Curated by Claire Tancons, Krista Thompson
EN MAS’: Carnival and Performance Art of the Caribbean is a pioneering exploration of the influences of Carnival on contemporary performance practices in the Caribbean, North America, and Europe.
Conceived around a series of nine commissioned performances realized during the 2014 Caribbean Carnival season across eight cities in six different countries, the exhibition considers the connections between Carnival and performance, masquerade and social criticism, diaspora and transnationalism. Taking its title from a pun on “Mas” (short for masquerade and synonymous with carnival in the English-speaking Caribbean), EN MAS’ considers a history of performance that does not take place on the stage or in the gallery but rather in the streets, addressing not the few but the many.
EN MAS’ introduces performance art with a focus on the influence that Carnival and related masquerading traditions in and of the Caribbean and its diasporas have had on contemporary performance discourse and practice, in both the artistic and curatorial realms. Indeed, EN MAS’ takes into account performance practices that do not trace their genealogy to the European avant-gardes of the early twentieth century but rather to the experiences of slavery and colonialism through to the mid-nineteenth century, the independence struggles and civil right movements of the mid-twentieth century and population migrations to and from the former colonial centers for most of the last century.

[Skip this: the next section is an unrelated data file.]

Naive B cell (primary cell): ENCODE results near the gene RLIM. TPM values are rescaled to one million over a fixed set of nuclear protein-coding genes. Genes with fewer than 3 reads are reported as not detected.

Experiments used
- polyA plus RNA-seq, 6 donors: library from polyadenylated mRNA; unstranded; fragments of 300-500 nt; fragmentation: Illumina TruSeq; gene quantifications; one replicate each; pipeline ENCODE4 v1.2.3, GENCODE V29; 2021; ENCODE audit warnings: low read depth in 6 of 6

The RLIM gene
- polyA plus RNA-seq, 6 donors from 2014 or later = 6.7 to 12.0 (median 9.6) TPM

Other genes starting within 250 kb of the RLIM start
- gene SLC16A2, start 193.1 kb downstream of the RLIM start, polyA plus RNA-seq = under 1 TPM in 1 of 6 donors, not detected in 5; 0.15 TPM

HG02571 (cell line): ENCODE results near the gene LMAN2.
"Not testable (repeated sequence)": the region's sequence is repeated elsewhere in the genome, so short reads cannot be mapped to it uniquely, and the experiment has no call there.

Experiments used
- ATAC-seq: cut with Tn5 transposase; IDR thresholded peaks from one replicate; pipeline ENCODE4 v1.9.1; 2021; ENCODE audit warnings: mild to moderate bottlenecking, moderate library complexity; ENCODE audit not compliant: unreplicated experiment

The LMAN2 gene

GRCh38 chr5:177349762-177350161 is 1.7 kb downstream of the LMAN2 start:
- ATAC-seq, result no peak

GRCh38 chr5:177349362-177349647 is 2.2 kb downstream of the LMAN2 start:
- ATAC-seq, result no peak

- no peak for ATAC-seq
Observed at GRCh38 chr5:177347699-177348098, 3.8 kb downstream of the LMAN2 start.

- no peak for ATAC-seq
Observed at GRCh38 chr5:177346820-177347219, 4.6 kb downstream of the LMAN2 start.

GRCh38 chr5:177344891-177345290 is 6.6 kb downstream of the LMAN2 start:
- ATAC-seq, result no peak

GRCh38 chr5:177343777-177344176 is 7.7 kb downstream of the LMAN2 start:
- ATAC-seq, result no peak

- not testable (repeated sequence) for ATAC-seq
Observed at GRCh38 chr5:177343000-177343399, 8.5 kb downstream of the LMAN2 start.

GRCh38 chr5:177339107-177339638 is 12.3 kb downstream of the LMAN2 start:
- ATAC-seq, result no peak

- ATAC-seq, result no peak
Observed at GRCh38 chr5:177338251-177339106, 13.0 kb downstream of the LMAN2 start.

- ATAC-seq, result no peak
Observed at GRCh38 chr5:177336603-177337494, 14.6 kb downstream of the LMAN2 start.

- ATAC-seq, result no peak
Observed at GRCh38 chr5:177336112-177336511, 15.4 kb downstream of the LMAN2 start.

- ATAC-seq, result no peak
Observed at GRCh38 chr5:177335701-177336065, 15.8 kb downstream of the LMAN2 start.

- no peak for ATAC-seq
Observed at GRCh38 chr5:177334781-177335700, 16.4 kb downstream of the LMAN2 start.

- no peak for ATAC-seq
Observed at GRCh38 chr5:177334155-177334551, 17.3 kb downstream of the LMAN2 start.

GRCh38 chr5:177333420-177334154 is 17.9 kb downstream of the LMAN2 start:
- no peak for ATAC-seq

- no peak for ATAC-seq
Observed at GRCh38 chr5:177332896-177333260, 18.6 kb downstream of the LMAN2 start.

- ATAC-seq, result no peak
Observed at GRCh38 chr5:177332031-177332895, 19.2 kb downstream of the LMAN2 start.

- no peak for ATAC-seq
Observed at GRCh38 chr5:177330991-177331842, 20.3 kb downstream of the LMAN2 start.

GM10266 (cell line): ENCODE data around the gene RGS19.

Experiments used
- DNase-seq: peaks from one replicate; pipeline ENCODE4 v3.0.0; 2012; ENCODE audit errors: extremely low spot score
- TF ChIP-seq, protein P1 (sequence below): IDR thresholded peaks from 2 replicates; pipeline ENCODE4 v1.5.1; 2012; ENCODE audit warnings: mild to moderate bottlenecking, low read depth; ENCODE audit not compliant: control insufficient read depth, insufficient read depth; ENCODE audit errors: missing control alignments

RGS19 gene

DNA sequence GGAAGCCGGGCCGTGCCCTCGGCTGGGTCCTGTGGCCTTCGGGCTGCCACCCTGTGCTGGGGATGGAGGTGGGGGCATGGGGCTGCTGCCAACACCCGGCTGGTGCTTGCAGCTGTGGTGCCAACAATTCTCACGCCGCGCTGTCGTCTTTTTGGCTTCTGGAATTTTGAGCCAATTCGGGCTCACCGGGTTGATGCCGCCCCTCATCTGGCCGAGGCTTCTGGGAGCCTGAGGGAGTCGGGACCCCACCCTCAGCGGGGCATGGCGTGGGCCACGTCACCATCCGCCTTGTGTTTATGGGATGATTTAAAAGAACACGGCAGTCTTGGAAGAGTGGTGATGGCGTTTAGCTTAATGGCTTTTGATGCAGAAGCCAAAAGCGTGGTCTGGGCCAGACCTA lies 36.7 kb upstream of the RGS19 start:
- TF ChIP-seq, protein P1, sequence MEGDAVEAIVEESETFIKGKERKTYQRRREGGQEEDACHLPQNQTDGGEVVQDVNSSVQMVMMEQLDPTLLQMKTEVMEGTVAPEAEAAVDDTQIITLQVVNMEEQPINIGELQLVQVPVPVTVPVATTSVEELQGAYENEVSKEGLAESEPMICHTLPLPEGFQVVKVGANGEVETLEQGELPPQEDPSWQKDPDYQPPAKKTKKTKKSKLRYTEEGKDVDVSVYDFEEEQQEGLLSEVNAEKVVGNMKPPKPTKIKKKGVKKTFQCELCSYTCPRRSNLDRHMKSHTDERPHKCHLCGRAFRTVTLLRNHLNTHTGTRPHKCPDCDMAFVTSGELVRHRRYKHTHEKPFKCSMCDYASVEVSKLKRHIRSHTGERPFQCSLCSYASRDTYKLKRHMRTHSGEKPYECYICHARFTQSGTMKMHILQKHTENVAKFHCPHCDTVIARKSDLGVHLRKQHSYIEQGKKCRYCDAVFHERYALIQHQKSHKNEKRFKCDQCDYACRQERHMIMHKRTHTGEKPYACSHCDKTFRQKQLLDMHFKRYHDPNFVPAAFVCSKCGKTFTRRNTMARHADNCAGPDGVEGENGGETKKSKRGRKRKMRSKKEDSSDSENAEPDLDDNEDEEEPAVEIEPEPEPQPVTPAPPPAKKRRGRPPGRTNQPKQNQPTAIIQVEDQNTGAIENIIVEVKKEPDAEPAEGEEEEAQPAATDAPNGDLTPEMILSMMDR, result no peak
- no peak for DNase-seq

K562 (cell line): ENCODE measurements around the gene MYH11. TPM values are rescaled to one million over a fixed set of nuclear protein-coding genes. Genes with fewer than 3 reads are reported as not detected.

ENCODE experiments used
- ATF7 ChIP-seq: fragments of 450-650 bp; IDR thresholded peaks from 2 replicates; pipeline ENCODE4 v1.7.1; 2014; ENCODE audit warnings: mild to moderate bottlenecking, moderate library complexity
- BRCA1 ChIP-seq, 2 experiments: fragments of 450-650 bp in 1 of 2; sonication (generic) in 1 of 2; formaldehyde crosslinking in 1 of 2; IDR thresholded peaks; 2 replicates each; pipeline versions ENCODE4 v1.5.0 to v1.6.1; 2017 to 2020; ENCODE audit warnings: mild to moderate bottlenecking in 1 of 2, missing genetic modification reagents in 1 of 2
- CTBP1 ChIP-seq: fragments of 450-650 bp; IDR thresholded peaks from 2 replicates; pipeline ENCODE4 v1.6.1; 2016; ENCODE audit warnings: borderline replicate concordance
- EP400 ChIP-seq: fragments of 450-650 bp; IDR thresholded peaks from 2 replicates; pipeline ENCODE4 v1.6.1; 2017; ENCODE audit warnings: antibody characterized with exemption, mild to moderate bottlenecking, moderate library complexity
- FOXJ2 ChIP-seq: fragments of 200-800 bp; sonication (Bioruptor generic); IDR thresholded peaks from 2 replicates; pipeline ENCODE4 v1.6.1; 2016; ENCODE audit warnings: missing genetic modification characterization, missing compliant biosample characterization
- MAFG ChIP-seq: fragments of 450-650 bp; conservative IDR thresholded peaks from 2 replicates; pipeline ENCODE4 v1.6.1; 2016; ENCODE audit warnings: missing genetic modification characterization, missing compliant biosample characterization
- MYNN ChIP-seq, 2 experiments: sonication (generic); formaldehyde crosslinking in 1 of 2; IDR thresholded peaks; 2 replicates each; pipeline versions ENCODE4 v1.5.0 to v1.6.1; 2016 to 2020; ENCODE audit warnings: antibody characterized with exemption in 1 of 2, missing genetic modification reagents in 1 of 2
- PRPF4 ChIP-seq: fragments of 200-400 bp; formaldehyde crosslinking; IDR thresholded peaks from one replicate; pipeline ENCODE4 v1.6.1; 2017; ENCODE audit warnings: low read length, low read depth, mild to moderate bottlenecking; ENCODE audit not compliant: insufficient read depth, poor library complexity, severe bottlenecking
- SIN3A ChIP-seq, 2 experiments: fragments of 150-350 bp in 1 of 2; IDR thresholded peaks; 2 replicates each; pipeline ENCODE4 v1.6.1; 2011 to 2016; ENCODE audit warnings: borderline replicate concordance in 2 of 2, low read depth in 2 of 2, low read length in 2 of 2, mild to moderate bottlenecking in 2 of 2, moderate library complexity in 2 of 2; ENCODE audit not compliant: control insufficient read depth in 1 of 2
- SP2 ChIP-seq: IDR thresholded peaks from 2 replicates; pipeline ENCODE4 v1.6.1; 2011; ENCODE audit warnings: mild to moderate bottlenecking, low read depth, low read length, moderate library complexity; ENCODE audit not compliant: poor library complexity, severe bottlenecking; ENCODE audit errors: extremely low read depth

Throughout the 2014 Caribbean Carnival season, EN MAS’ tracked nine artists – John Beadle, Christophe Chassol, Charles Campbell, Nicolás Dumit Estévez, Marlon Griffith, Hew Locke, Lorraine O’Grady, Ebony G. Patterson, and Cauleen Smith – as they engaged, transformed, or critiqued historical and contemporary Caribbean performance practices from Carnival in Santiago de los Caballeros, Port of Spain, Fort-de-France, Kingston, London and Brooklyn, to Junkanoo in Nassau and the New Orleans second line – or in their own imaginary cartographies and invented performance traditions. The resulting newly commissioned works took place according to different modes of public address and audience engagement including semi-private rituals at the margin of the festival celebrations and street processions in the midst of the carnival revelry.
Prior to a national and international tour organized by Independent Curators International (ICI), EN MAS’ will bring together material remnants or reconstitutions from the performances as well as photographic and filmic interpretations thus also presenting some of the best photographers, filmmakers and videographers working in the Caribbean today including Marvin Bartley, Arnaldo James, Marlon James, Raymond Marrero, Oneika Russell, Nile Saulter, Storm Saulter and Michelle Serieux to name a few. The exhibition debuted at the Contemporary Art Center, New Orleans (CAC) and was designed by Gia Wolff.
An accompanying publication, co-published by ICI and CAC includes critical essays by the exhibition’s curators as well as Shannon Jackson and Kobena Mercer among others, monographic texts by an array of cultural and art critics, and an extensive array of illustrations. In addition to the publication, this website offers additional insights into each artist’s performance while tracking the exhibition tour. For more information on the publication, please continue here.
This exhibition is made possible by an Emily Hall Tremaine Exhibition Award. Additional support is provided by The Andy Warhol Foundation for the Visual Arts, and by Institut français in support of African and Caribbean projects. For more information on the CAC, please continue here.